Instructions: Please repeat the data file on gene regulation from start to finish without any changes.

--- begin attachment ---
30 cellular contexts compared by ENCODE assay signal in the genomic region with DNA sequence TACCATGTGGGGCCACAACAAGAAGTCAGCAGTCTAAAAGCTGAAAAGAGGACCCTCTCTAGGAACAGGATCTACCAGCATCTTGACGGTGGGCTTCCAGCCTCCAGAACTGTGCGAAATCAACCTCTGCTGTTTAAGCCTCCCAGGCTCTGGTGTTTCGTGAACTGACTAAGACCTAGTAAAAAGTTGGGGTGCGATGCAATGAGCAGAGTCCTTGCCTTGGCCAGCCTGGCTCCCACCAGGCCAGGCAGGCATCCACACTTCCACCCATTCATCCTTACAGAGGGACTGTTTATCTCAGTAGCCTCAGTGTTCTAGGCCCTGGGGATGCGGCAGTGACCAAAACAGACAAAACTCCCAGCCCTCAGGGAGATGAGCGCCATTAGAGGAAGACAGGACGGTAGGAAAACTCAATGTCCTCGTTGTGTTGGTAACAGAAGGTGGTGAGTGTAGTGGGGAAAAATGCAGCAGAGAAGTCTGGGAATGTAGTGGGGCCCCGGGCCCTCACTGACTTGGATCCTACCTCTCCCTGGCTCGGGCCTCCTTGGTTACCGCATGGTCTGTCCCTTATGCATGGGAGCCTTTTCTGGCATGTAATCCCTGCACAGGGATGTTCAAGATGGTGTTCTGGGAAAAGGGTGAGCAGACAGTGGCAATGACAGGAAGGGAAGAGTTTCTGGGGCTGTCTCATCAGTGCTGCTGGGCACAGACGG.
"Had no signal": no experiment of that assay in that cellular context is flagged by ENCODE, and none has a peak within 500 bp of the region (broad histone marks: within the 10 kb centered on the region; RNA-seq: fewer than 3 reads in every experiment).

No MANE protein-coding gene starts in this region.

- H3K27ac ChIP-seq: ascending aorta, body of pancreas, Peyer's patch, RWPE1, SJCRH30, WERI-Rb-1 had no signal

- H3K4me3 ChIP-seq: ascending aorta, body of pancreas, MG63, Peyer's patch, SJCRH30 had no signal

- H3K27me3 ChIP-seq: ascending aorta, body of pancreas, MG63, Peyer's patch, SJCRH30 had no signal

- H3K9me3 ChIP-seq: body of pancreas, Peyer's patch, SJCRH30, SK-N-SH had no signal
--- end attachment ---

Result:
30 cellular contexts compared by ENCODE assay signal in the genomic region with DNA sequence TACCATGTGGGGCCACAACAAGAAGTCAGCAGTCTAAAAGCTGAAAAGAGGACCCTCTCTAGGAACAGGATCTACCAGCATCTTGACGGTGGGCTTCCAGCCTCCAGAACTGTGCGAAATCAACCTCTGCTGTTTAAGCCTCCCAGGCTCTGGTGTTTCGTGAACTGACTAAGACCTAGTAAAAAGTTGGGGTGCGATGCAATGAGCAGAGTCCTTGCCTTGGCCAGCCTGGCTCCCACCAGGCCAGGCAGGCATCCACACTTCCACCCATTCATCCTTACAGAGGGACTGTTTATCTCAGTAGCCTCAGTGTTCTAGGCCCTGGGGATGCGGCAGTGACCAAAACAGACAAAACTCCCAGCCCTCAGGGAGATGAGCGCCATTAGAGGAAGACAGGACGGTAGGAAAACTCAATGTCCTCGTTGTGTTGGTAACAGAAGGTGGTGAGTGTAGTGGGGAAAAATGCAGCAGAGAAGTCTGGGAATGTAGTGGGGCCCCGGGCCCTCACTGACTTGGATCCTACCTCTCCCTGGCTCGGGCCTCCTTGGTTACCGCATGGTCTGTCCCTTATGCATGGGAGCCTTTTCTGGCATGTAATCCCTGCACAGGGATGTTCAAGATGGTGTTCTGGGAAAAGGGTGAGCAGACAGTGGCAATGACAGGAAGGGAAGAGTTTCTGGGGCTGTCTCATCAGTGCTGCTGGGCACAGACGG.
"Had no signal": no experiment of that assay in that cellular context is flagged by ENCODE, and none has a peak within 500 bp of the region (broad histone marks: within the 10 kb centered on the region; RNA-seq: fewer than 3 reads in every experiment).

No MANE protein-coding gene starts in this region.

- H3K27ac ChIP-seq: ascending aorta, body of pancreas, Peyer's patch, RWPE1, SJCRH30, WERI-Rb-1 had no signal

- H3K4me3 ChIP-seq: ascending aorta, body of pancreas, MG63, Peyer's patch, SJCRH30 had no signal

- H3K27me3 ChIP-seq: ascending aorta, body of pancreas, MG63, Peyer's patch, SJCRH30 had no signal

- H3K9me3 ChIP-seq: body of pancreas, Peyer's patch, SJCRH30, SK-N-SH had no signal